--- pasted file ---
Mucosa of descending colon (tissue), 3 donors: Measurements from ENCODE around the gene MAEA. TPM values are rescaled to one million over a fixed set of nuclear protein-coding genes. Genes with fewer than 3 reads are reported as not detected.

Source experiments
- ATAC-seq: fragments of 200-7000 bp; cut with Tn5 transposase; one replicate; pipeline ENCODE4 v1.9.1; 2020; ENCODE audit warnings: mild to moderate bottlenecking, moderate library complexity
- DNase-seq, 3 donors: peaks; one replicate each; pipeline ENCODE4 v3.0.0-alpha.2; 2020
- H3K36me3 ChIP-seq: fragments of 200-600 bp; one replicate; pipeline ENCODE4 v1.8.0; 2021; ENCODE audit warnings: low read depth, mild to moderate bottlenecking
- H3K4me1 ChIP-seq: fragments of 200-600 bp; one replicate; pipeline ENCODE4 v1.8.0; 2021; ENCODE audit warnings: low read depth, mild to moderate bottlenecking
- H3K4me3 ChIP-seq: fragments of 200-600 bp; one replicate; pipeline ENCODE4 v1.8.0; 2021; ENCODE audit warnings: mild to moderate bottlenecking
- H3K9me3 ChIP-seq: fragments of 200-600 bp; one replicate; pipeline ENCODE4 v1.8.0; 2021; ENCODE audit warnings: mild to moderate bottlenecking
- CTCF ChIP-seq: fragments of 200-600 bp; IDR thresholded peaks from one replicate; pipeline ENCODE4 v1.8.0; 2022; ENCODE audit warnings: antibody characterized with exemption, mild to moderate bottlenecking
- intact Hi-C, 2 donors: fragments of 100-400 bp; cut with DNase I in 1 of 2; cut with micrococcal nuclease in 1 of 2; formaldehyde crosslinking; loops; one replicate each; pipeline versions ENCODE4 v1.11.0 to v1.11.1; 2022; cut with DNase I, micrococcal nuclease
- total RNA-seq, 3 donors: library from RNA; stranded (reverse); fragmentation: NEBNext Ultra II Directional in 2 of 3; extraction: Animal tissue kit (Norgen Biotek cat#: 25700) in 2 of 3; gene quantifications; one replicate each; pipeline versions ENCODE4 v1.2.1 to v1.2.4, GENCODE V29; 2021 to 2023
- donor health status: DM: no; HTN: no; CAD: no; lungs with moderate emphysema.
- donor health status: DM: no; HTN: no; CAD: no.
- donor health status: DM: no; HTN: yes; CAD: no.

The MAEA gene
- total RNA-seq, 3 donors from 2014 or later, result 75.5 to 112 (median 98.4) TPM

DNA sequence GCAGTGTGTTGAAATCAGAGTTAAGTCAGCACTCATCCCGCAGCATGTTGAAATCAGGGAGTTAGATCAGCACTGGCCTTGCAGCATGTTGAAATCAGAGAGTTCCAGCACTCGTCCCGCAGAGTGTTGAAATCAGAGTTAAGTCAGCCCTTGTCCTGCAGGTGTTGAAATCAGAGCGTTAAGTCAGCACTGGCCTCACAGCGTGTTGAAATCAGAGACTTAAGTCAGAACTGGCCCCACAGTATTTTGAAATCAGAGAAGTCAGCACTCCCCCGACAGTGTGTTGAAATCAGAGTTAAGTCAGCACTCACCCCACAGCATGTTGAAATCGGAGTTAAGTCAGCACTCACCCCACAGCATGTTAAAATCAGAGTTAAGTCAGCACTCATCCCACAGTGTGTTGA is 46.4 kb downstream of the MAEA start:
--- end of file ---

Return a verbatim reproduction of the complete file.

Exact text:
Mucosa of descending colon (tissue), 3 donors: Measurements from ENCODE around the gene MAEA. TPM values are rescaled to one million over a fixed set of nuclear protein-coding genes. Genes with fewer than 3 reads are reported as not detected.

Source experiments
- ATAC-seq: fragments of 200-7000 bp; cut with Tn5 transposase; one replicate; pipeline ENCODE4 v1.9.1; 2020; ENCODE audit warnings: mild to moderate bottlenecking, moderate library complexity
- DNase-seq, 3 donors: peaks; one replicate each; pipeline ENCODE4 v3.0.0-alpha.2; 2020
- H3K36me3 ChIP-seq: fragments of 200-600 bp; one replicate; pipeline ENCODE4 v1.8.0; 2021; ENCODE audit warnings: low read depth, mild to moderate bottlenecking
- H3K4me1 ChIP-seq: fragments of 200-600 bp; one replicate; pipeline ENCODE4 v1.8.0; 2021; ENCODE audit warnings: low read depth, mild to moderate bottlenecking
- H3K4me3 ChIP-seq: fragments of 200-600 bp; one replicate; pipeline ENCODE4 v1.8.0; 2021; ENCODE audit warnings: mild to moderate bottlenecking
- H3K9me3 ChIP-seq: fragments of 200-600 bp; one replicate; pipeline ENCODE4 v1.8.0; 2021; ENCODE audit warnings: mild to moderate bottlenecking
- CTCF ChIP-seq: fragments of 200-600 bp; IDR thresholded peaks from one replicate; pipeline ENCODE4 v1.8.0; 2022; ENCODE audit warnings: antibody characterized with exemption, mild to moderate bottlenecking
- intact Hi-C, 2 donors: fragments of 100-400 bp; cut with DNase I in 1 of 2; cut with micrococcal nuclease in 1 of 2; formaldehyde crosslinking; loops; one replicate each; pipeline versions ENCODE4 v1.11.0 to v1.11.1; 2022; cut with DNase I, micrococcal nuclease
- total RNA-seq, 3 donors: library from RNA; stranded (reverse); fragmentation: NEBNext Ultra II Directional in 2 of 3; extraction: Animal tissue kit (Norgen Biotek cat#: 25700) in 2 of 3; gene quantifications; one replicate each; pipeline versions ENCODE4 v1.2.1 to v1.2.4, GENCODE V29; 2021 to 2023
- donor health status: DM: no; HTN: no; CAD: no; lungs with moderate emphysema.
- donor health status: DM: no; HTN: no; CAD: no.
- donor health status: DM: no; HTN: yes; CAD: no.

The MAEA gene
- total RNA-seq, 3 donors from 2014 or later, result 75.5 to 112 (median 98.4) TPM

DNA sequence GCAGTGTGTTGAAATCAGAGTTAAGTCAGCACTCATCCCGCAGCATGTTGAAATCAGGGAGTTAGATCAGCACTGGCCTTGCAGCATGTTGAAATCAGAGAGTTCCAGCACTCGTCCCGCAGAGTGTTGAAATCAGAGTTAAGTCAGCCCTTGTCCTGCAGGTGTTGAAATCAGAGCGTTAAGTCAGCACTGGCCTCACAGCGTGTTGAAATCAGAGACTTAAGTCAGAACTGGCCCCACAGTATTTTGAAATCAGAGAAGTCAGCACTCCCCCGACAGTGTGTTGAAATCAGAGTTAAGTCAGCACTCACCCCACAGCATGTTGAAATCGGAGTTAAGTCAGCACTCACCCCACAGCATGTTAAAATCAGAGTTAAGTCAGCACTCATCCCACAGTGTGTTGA is 46.4 kb downstream of the MAEA start: